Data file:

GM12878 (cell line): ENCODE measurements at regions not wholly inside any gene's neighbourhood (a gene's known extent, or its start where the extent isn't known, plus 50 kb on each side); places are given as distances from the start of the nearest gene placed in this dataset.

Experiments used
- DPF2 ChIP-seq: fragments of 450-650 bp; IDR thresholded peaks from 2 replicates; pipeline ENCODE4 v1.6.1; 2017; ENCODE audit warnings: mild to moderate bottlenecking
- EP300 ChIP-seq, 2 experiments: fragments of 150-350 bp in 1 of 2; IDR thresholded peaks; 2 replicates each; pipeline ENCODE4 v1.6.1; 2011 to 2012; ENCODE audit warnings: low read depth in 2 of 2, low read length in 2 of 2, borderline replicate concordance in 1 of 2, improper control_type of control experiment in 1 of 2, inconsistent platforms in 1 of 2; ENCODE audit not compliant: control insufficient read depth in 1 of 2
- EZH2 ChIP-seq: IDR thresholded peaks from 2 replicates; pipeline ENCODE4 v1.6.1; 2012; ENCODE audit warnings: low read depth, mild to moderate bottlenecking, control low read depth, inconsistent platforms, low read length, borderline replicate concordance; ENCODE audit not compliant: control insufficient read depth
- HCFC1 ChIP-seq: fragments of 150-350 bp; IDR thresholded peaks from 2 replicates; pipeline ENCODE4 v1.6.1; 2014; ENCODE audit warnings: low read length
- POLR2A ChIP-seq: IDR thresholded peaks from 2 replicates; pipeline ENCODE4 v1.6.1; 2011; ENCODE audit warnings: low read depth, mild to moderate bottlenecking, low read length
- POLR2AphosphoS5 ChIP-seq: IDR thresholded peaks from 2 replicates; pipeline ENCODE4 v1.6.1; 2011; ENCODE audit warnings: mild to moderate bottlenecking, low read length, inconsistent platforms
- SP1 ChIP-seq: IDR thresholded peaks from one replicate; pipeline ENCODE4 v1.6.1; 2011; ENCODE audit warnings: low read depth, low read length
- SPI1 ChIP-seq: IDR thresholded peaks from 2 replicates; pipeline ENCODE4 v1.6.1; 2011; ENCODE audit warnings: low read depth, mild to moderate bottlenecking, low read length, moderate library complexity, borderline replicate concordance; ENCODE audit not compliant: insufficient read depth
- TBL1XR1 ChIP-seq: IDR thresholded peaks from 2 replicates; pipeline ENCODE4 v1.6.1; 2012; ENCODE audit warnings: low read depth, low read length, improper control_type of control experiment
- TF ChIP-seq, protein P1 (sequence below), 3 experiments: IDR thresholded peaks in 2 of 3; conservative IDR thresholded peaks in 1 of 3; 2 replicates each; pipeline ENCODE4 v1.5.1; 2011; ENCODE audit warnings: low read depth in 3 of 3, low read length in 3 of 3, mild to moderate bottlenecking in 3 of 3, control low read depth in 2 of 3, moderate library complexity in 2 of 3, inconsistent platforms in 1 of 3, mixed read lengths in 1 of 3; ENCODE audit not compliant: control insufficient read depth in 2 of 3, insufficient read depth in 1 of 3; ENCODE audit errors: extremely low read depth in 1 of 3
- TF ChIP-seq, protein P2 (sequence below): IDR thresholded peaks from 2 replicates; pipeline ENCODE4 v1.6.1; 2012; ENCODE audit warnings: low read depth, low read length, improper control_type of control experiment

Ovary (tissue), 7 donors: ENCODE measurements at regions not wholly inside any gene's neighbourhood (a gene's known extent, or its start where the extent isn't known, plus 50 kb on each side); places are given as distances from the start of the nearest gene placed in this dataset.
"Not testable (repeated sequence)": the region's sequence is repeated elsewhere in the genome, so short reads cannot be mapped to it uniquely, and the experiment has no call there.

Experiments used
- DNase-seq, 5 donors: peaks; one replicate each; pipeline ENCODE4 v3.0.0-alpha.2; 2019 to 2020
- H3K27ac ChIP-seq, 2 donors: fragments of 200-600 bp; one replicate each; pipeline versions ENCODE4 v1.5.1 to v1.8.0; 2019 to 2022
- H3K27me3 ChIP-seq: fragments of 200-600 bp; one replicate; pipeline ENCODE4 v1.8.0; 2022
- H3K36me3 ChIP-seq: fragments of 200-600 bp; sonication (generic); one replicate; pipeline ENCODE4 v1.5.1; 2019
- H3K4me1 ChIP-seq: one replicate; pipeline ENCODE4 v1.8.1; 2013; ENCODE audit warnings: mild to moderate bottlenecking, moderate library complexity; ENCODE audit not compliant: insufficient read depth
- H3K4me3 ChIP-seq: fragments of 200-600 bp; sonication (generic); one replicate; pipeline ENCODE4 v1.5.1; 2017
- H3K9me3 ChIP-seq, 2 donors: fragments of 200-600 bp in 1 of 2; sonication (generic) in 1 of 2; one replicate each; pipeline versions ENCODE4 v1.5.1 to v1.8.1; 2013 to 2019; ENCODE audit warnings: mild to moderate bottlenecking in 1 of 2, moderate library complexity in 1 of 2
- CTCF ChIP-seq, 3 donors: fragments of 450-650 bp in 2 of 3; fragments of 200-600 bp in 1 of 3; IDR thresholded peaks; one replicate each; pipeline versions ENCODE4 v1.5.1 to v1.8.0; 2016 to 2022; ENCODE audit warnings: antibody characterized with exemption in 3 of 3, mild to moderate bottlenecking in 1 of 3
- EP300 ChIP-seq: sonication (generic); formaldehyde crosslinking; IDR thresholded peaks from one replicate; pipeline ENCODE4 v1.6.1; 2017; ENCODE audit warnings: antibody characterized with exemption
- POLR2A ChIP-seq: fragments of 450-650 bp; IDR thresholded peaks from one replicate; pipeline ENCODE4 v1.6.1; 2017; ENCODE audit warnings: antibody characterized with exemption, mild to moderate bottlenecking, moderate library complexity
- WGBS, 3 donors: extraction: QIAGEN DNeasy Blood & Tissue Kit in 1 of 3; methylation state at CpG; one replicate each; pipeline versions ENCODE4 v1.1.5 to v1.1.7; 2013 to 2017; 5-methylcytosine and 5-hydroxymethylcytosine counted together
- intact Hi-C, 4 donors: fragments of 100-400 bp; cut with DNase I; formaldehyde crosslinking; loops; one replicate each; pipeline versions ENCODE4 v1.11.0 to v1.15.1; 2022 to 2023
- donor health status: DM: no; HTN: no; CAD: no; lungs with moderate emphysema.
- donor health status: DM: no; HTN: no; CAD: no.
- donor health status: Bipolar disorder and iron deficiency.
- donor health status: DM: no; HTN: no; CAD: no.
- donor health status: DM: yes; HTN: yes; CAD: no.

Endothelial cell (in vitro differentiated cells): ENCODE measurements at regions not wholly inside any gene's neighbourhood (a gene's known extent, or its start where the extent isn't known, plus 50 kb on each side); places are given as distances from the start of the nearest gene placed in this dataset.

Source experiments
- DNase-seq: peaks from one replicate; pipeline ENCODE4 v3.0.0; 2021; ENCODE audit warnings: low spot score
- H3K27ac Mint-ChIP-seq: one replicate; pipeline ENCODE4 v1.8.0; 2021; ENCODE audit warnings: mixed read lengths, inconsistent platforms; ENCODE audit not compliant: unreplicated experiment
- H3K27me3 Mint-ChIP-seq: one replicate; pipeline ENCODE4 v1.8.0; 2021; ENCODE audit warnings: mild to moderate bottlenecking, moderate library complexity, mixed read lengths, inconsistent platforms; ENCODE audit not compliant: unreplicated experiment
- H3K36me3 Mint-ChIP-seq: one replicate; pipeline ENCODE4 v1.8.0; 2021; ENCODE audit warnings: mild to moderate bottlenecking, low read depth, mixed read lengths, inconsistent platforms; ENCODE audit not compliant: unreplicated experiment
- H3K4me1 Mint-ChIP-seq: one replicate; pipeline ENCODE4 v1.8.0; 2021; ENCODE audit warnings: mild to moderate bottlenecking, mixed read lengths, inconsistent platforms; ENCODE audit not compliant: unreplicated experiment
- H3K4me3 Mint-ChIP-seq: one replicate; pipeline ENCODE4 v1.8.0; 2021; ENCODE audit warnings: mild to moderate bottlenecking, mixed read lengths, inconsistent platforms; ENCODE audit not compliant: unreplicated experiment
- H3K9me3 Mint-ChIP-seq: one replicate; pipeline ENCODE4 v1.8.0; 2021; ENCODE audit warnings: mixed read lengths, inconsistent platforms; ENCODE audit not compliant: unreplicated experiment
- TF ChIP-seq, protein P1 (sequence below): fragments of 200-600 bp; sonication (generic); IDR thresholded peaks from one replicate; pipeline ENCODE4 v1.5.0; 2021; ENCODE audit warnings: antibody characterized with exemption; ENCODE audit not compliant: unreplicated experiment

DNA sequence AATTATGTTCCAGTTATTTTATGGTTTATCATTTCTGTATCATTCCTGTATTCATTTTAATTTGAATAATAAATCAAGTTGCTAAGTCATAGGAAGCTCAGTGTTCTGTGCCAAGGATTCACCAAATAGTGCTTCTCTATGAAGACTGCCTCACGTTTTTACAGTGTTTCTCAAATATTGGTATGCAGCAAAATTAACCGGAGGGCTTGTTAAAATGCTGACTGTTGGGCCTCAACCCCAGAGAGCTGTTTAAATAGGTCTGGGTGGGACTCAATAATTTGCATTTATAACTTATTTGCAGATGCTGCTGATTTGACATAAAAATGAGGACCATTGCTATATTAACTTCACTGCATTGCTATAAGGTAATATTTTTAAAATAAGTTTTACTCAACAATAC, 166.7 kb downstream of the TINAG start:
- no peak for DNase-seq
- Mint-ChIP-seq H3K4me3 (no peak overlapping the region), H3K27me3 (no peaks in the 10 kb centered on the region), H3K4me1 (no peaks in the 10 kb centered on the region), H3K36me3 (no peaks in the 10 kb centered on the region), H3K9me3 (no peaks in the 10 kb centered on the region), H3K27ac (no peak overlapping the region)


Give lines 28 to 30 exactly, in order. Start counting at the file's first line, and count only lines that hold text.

- intact Hi-C, 4 donors: fragments of 100-400 bp; cut with DNase I; formaldehyde crosslinking; loops; one replicate each; pipeline versions ENCODE4 v1.11.0 to v1.15.1; 2022 to 2023
- donor health status: DM: no; HTN: no; CAD: no; lungs with moderate emphysema.
- donor health status: DM: no; HTN: no; CAD: no.